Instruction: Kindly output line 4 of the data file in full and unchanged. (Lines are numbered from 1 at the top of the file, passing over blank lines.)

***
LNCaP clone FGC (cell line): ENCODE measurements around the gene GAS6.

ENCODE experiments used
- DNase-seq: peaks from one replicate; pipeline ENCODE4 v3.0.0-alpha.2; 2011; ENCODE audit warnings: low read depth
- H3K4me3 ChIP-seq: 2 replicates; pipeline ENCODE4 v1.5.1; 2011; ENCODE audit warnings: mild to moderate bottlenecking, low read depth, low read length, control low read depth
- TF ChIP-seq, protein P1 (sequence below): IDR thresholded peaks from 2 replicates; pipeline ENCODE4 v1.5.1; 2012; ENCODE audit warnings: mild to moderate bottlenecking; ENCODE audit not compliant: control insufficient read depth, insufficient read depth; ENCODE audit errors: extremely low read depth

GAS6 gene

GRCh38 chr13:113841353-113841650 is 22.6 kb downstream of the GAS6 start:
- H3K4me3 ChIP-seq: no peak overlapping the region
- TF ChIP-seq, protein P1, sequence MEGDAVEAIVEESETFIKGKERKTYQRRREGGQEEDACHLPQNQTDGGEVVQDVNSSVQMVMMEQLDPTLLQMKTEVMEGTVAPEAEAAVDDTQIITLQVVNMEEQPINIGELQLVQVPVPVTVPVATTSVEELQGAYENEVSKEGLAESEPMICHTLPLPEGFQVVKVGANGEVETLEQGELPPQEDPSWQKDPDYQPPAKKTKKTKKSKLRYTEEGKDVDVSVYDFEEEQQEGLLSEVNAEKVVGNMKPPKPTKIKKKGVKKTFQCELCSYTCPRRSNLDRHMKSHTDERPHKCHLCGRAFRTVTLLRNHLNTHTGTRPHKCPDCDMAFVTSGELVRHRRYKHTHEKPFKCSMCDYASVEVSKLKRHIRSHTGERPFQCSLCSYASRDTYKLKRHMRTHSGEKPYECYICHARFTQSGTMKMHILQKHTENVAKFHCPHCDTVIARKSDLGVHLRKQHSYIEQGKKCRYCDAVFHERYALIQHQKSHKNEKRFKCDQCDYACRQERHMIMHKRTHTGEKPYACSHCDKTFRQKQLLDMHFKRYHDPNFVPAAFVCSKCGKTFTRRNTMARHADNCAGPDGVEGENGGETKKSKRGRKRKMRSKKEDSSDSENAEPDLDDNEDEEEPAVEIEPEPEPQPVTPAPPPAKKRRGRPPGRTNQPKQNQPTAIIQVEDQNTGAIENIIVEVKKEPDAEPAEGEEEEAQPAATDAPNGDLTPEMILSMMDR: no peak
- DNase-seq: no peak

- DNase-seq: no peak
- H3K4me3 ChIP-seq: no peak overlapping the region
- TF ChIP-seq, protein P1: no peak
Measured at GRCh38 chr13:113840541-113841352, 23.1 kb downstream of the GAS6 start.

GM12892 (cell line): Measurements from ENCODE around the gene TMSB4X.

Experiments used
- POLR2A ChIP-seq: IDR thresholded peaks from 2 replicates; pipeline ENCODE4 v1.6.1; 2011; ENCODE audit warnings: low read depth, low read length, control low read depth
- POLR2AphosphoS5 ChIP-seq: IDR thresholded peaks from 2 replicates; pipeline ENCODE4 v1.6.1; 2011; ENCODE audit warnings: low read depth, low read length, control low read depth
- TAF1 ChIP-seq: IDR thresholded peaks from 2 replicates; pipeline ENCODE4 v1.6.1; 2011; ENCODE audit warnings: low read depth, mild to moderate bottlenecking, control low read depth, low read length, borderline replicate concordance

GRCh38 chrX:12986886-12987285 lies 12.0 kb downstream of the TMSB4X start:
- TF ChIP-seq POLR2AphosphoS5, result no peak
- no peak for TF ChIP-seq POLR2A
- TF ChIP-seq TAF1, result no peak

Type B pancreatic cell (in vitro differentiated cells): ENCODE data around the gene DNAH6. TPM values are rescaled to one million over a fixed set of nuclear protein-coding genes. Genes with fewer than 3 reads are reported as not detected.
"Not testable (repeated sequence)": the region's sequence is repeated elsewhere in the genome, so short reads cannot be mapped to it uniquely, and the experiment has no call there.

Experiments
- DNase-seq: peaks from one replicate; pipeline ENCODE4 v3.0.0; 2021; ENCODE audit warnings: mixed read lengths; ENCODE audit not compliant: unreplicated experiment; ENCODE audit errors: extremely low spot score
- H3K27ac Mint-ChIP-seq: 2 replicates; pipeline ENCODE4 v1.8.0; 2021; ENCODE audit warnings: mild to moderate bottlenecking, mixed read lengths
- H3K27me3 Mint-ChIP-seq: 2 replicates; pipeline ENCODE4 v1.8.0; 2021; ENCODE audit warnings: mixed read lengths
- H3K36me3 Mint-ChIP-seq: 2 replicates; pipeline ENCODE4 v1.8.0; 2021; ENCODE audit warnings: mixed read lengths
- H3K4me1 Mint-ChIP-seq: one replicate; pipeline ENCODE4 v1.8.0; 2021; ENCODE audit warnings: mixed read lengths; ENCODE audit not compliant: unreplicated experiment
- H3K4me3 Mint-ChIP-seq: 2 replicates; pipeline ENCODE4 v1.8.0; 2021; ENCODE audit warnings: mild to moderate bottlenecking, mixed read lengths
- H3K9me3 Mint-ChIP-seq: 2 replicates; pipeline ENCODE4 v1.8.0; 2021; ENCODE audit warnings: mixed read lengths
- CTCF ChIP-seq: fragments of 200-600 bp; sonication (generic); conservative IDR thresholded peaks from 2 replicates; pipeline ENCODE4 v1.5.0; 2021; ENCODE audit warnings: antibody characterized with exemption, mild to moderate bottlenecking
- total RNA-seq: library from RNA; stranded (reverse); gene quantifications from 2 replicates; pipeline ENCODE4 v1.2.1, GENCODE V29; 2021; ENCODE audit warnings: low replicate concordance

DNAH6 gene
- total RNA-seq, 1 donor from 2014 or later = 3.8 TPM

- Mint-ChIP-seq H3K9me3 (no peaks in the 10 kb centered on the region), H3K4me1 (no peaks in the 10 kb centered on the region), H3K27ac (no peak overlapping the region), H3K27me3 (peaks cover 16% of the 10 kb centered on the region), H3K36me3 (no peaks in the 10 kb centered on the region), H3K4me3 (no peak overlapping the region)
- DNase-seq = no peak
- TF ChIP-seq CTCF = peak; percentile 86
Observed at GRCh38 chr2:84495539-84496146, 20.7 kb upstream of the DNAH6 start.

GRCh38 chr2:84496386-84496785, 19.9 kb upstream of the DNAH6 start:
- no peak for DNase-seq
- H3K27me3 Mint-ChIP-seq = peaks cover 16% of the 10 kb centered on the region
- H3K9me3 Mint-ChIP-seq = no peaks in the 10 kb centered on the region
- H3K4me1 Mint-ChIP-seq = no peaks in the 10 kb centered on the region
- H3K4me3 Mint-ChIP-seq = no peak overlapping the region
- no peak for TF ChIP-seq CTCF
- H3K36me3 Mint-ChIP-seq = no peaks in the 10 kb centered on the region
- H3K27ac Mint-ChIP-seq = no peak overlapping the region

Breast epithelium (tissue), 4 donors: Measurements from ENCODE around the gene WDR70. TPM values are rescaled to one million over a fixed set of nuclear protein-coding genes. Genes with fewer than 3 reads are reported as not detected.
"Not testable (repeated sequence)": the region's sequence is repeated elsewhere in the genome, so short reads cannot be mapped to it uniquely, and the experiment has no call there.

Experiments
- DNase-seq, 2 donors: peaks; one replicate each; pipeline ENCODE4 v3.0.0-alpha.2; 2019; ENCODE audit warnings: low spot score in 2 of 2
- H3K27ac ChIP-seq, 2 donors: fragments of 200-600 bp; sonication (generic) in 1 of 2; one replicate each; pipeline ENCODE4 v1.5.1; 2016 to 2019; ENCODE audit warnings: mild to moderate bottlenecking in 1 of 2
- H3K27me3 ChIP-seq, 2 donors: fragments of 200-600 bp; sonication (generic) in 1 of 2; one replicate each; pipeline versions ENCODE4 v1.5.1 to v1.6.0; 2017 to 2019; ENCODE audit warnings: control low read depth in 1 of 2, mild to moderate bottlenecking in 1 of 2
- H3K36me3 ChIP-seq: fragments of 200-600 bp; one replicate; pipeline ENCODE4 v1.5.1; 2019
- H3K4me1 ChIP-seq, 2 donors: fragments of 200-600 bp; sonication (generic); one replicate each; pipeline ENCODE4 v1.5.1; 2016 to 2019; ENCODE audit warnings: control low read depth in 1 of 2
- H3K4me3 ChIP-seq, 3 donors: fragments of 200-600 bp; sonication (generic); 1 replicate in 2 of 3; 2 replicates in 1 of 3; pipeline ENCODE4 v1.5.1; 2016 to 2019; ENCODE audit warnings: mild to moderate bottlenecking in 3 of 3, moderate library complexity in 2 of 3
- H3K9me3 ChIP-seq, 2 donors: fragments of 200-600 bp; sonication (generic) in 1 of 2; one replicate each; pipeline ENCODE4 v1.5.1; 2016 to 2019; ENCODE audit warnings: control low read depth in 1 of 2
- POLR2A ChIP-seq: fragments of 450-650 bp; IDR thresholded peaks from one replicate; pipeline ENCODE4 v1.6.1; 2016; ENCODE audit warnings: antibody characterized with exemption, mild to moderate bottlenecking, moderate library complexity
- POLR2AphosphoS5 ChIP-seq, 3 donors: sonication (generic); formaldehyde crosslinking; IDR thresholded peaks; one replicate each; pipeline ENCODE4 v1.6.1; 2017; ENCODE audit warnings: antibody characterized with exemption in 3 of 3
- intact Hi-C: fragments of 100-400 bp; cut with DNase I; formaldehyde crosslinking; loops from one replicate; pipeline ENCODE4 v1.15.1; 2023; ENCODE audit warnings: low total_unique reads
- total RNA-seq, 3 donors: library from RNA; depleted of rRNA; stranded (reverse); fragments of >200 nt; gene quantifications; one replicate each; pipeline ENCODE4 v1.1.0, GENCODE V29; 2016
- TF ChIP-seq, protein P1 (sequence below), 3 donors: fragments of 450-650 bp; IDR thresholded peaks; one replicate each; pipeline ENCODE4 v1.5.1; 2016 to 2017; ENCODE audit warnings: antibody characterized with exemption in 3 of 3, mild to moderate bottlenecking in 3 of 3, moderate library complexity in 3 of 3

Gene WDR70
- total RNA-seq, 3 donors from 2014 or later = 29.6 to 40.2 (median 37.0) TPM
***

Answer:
- H3K4me3 ChIP-seq: 2 replicates; pipeline ENCODE4 v1.5.1; 2011; ENCODE audit warnings: mild to moderate bottlenecking, low read depth, low read length, control low read depth